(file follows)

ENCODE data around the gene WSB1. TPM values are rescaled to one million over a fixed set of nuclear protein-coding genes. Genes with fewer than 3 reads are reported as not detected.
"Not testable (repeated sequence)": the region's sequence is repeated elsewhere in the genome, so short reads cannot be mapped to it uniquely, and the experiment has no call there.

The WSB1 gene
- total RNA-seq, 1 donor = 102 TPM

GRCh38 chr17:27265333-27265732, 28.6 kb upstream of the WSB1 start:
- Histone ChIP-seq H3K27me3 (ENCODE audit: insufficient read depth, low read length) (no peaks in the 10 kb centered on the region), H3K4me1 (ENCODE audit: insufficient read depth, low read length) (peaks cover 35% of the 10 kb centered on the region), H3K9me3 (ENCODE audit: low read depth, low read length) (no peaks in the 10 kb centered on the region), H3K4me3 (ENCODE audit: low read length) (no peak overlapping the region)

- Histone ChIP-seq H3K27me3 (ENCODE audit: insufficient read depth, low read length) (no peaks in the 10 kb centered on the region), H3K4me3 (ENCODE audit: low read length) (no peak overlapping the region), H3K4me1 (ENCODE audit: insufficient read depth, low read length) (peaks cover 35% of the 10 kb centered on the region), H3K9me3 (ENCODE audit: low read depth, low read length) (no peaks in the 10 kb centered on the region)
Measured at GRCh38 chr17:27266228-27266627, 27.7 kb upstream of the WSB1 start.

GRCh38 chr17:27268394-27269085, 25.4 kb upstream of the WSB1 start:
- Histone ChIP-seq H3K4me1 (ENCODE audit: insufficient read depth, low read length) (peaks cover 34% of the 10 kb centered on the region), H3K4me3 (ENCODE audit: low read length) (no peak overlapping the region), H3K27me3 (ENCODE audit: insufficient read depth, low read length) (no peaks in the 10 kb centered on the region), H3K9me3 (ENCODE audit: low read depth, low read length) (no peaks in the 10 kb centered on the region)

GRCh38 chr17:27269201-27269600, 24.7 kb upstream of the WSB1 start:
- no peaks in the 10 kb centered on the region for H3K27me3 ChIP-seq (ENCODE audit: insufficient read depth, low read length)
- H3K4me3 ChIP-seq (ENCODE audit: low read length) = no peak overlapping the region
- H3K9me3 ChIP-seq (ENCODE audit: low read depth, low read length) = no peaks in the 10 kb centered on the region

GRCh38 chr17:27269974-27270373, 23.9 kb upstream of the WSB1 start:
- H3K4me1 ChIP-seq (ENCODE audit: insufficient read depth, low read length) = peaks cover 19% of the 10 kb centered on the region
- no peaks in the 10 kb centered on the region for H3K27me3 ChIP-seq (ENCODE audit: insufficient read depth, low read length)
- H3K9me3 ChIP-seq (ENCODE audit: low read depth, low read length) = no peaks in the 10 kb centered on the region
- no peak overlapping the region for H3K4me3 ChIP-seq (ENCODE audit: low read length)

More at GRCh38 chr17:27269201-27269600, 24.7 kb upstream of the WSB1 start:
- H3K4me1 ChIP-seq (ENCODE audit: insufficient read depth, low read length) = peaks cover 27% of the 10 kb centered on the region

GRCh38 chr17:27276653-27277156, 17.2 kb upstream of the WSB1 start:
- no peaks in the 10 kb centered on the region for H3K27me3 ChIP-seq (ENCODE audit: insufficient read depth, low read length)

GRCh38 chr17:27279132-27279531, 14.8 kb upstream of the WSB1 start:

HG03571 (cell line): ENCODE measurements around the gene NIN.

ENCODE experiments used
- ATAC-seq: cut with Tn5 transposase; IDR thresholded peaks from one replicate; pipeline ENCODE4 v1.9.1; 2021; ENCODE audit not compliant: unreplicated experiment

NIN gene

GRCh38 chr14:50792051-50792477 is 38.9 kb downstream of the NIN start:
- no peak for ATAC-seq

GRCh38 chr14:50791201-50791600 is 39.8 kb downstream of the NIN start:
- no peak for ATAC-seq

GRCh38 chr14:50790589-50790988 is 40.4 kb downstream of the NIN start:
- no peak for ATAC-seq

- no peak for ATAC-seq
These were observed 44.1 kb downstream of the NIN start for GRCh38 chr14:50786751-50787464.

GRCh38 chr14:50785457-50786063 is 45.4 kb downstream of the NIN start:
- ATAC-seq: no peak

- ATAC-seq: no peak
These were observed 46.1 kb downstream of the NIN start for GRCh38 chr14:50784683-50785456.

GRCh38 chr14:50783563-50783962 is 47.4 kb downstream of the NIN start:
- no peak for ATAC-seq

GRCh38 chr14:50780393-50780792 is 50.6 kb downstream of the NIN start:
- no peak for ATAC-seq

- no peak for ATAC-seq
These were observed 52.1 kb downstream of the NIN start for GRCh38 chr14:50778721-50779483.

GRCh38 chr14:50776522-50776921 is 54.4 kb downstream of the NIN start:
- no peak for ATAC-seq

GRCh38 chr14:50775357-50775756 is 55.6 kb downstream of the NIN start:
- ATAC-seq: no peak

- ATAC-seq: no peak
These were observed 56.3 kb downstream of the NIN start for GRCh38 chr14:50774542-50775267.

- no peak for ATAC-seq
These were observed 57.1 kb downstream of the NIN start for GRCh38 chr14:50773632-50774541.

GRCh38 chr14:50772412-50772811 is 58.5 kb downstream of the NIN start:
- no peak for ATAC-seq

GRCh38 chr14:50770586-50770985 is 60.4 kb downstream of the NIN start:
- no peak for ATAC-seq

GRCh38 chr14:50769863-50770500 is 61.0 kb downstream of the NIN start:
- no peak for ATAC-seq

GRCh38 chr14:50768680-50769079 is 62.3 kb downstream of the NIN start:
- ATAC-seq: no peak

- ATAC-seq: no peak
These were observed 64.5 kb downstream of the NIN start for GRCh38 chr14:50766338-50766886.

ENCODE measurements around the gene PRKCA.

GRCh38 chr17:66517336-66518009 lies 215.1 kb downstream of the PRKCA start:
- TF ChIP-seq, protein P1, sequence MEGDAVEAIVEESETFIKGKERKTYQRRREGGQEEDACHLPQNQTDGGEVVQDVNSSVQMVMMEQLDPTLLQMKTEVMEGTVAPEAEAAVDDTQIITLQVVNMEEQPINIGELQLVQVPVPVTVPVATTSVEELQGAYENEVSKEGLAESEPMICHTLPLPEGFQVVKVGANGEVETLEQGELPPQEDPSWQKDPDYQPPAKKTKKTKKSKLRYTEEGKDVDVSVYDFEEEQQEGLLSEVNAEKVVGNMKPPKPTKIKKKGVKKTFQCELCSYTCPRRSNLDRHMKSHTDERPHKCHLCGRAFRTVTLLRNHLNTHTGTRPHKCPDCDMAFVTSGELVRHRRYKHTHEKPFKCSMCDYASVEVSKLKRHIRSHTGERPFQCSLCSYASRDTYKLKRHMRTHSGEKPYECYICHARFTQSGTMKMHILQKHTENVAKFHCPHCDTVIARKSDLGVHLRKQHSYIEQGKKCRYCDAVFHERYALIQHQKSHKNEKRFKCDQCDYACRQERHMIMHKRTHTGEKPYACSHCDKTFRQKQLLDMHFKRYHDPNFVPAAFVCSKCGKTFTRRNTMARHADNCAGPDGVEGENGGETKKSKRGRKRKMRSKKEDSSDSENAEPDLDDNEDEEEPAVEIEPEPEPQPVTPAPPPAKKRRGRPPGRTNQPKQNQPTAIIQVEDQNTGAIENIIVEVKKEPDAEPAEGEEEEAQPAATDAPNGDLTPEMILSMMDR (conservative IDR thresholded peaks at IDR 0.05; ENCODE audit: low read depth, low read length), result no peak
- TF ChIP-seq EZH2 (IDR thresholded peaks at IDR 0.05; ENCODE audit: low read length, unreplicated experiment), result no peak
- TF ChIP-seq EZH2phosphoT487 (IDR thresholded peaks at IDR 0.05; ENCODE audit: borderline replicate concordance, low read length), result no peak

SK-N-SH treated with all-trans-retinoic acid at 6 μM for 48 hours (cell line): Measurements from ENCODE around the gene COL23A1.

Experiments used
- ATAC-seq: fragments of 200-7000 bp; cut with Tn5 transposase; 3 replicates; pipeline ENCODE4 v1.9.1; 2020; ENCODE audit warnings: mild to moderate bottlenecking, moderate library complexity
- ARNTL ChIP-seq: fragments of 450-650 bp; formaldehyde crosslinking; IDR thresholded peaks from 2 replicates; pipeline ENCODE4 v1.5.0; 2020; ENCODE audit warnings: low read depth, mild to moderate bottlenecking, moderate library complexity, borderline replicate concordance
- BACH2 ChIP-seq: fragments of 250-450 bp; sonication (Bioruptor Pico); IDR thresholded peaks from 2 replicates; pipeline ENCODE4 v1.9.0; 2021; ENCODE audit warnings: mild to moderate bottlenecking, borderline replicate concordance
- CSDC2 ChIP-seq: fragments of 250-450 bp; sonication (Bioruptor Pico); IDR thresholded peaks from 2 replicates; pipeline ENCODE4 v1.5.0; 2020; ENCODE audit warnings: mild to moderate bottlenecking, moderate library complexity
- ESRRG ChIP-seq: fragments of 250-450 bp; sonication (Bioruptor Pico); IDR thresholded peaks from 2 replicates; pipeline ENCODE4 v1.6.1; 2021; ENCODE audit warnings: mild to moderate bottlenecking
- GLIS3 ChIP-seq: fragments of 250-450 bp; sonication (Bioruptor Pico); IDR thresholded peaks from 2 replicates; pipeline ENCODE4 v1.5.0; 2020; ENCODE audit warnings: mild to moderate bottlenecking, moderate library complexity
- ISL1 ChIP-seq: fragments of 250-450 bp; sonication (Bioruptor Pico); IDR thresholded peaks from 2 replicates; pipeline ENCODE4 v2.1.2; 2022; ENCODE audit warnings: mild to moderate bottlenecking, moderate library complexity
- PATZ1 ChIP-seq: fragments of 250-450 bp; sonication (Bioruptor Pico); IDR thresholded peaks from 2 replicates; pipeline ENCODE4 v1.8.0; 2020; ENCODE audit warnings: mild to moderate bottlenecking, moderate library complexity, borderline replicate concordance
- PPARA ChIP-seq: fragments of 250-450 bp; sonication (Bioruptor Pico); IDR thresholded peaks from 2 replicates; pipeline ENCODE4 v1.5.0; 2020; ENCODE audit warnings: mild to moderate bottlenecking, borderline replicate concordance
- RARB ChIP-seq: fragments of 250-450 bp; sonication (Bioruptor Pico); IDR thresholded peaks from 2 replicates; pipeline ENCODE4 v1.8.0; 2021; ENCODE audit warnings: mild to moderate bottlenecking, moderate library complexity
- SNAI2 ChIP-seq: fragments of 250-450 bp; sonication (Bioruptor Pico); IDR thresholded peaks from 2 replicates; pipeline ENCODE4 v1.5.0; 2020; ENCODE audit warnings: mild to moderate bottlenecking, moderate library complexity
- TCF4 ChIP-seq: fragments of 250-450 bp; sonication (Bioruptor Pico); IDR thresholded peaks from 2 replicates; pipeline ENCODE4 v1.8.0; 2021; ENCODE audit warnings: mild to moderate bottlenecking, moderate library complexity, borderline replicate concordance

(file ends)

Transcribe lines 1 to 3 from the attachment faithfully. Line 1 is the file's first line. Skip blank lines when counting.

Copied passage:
ENCODE data around the gene WSB1. TPM values are rescaled to one million over a fixed set of nuclear protein-coding genes. Genes with fewer than 3 reads are reported as not detected.
"Not testable (repeated sequence)": the region's sequence is repeated elsewhere in the genome, so short reads cannot be mapped to it uniquely, and the experiment has no call there.

The WSB1 gene